After months of disputes, Education Minister Anne Tolley has struck a deal with primary school unions that will see them work together on its controversial national standards policy.
Under the agreement, the Government has confirmed it will make it as difficult as possible for the media to produce league tables that rank schools.
It follows a threat from hundreds of primary school principals to boycott the policy unless changes were made to limit public access to performance data.
The peace deal with NZEI, the Principals Federation and the School Trustees Association follows months of disagreements between the groups over the introduction of the policy, which will see pupils from years 1 to 8 assessed in numeracy and literacy against national academic standards from next year.
Mrs Tolley told The Dominion Post the deal was a "a momentous occasion".
"I can't stress enough that it took my breath away that we have all for the first time sat round the table and said, 'Yes, we are going to make this work together.' That is fantastic."
She said she told the groups she was prepared to work with them to stop the use of league tables. "We want to make it as difficult for you [media] as possible. It will be too hard and too much work and not worth it in the end. There are a few ideas we will discuss as to how we can do that."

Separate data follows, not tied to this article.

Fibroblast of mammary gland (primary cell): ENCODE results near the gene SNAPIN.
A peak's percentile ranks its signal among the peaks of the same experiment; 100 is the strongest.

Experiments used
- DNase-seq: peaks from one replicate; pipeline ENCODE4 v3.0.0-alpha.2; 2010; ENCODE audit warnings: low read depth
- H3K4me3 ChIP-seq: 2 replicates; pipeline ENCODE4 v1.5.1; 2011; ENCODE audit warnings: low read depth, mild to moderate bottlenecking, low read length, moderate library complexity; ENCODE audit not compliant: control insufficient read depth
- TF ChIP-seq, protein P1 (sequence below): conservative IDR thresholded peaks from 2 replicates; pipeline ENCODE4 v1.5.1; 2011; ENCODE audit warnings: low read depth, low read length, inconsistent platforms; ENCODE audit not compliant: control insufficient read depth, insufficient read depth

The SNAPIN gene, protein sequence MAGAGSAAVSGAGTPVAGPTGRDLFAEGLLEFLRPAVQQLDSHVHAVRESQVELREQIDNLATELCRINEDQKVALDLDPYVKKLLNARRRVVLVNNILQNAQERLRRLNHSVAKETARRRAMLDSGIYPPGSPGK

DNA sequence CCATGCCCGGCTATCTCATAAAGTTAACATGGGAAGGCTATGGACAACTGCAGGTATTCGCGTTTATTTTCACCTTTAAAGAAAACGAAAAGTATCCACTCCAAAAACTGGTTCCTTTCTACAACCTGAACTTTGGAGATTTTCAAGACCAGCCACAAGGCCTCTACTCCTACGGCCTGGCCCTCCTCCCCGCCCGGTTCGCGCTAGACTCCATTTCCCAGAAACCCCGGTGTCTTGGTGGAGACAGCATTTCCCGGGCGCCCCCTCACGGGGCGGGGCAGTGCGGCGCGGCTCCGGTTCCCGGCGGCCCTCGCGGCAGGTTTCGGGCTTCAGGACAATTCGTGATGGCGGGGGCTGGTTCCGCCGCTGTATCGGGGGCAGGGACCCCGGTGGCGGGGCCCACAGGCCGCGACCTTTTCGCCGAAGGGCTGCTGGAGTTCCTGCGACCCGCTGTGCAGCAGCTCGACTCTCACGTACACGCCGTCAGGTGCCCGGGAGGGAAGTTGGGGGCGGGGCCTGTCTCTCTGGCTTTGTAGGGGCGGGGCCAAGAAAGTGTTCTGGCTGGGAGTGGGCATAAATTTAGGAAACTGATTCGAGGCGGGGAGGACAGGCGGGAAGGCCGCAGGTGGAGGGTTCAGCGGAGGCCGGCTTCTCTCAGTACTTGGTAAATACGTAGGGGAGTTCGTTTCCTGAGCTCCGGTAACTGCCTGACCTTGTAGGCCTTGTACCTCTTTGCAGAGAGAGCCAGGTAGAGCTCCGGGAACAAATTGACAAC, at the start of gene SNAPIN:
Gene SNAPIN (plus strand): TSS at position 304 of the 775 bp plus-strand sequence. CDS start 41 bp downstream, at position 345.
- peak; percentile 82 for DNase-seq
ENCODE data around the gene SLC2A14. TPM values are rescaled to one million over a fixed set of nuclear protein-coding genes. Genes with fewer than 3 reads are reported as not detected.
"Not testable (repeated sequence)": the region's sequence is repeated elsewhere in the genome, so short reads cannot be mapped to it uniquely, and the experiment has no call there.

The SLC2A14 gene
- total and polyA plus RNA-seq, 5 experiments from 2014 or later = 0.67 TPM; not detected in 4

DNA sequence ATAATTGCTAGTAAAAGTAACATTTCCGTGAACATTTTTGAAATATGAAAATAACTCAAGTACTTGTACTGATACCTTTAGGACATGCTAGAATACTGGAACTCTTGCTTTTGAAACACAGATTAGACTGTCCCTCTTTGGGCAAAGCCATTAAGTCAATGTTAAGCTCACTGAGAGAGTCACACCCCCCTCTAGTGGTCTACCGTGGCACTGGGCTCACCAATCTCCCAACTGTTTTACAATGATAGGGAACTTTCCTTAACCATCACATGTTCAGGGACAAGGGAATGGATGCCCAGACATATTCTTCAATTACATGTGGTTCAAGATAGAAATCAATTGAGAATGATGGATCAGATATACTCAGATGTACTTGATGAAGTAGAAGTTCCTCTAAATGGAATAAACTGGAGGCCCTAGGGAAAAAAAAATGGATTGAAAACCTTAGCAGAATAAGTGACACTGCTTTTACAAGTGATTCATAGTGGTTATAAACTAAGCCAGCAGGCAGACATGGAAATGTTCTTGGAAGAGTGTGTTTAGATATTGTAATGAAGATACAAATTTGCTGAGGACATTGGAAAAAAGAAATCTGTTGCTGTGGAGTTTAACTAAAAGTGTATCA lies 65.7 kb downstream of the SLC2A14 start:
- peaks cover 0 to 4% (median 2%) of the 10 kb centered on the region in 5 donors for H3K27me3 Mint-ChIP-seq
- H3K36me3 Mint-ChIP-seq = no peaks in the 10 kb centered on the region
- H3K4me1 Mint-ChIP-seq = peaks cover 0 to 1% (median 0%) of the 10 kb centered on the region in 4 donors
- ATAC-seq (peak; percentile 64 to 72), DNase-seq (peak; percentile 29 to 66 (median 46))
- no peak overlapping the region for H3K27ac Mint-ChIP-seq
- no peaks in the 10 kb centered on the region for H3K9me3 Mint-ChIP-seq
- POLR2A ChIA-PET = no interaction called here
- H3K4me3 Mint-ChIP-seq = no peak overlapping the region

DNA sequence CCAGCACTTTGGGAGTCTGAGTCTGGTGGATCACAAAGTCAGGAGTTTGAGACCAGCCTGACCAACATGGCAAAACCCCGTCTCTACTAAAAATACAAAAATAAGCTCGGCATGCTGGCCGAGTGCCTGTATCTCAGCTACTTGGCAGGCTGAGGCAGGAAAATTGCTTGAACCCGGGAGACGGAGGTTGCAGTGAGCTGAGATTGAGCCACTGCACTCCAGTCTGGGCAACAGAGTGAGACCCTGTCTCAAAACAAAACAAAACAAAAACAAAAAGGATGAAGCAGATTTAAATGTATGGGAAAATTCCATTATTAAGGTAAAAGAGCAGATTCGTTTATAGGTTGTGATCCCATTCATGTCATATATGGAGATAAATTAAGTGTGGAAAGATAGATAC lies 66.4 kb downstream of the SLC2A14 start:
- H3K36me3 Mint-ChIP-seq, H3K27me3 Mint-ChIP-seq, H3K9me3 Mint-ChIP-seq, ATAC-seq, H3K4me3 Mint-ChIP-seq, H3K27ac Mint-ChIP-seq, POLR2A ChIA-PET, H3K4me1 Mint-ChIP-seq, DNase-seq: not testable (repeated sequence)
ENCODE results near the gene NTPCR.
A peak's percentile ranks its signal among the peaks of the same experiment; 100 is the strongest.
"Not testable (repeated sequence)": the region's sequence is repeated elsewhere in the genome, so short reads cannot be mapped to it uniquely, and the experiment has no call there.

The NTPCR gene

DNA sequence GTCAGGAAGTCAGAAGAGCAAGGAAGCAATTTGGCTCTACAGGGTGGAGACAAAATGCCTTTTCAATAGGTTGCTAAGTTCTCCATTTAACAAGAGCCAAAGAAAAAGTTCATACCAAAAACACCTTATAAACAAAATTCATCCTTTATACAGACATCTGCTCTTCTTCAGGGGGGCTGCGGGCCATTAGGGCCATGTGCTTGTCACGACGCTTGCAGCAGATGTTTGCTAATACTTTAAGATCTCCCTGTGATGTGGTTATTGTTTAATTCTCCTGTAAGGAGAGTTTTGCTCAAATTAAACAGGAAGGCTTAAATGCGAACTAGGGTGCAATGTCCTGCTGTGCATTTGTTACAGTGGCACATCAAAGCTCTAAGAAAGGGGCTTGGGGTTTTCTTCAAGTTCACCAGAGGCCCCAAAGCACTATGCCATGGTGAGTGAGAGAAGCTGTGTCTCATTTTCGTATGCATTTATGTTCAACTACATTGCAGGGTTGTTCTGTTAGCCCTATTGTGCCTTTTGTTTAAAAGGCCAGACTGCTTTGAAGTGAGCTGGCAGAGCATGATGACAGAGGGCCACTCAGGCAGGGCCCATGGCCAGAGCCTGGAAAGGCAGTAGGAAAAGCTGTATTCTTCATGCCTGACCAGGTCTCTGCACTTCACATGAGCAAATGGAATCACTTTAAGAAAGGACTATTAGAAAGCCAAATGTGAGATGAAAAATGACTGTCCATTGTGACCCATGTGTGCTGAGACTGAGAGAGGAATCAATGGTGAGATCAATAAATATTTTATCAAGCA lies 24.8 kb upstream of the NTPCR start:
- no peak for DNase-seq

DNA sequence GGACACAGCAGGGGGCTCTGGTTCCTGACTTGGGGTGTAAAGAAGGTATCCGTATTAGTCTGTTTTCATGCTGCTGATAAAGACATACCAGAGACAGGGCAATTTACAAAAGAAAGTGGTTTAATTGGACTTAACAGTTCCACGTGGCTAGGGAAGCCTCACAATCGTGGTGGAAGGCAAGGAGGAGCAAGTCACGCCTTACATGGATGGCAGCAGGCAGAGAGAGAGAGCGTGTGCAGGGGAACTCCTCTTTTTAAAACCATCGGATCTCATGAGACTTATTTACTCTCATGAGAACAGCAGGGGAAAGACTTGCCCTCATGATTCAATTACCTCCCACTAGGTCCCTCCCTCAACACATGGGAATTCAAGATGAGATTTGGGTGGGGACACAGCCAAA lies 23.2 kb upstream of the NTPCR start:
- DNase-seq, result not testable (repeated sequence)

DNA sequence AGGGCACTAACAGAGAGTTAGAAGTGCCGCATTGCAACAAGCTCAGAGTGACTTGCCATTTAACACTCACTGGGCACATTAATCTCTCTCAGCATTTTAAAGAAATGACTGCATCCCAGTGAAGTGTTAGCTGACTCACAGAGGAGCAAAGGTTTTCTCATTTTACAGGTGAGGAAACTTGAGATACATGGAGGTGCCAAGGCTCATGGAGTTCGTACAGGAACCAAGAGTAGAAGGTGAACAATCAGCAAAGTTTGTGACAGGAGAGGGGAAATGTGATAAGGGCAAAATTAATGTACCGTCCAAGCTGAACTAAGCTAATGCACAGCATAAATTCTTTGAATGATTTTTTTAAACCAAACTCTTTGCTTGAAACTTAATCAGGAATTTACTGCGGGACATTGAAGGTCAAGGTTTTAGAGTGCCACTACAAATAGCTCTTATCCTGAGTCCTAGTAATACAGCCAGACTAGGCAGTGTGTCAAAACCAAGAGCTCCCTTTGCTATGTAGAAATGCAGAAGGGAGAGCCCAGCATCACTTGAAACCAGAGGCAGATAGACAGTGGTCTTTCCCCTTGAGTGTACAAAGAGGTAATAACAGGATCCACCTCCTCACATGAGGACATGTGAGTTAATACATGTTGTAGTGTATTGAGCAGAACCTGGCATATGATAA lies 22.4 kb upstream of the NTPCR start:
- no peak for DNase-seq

School Trustees Association president Lorraine Kerr was not surprised it had taken the groups so long to come to an agreement because they all had different members with different concerns.
"But now we are all on board we can work towards the same goal – lifting student achievement."
NZEI president Frances Nelson said the Education Ministry and Mrs Tolley had shown a commitment to ensuring the standards were not used to undermine schools. She was happy for performance data to be given to parents.
The agreement came hours before Mrs Tolley was due to issue a letter to primary school principals that revealed details about the standards. It was pulled after the meeting with unions. Instead, the plan will be released next week and will include a joint announcement confirming the new partnership.
The letter obtained by The Dominion Post reveals plans to make school principals more accountable by reporting to the Government about how they intend to lift pupils' achievement levels.
They will also have to report on the percentage of pupils above, below or well below the standard, broken down into groups including Maori, Pasifika and gender.
Schools that are not meeting the standards will then qualify for a slice of $36 million in extra funds.
"The Ministry of Education holds a great deal of information about your schools, your teachers, your property. What we don't know though is how students are actually achieving," Mrs Tolley said in the letter. "We need this information to make good decisions about how to target our resources to lift student achievement."
The Education Ministry would intervene if a school's results and subsequent action plan were not up to scratch.
"We want to know what they are going to do to lift achievement and how we can help. They need to be thinking more carefully about what are the actions they need to take."
The standards will be issued by Mrs Tolley and Prime Minister John Key on October 23.
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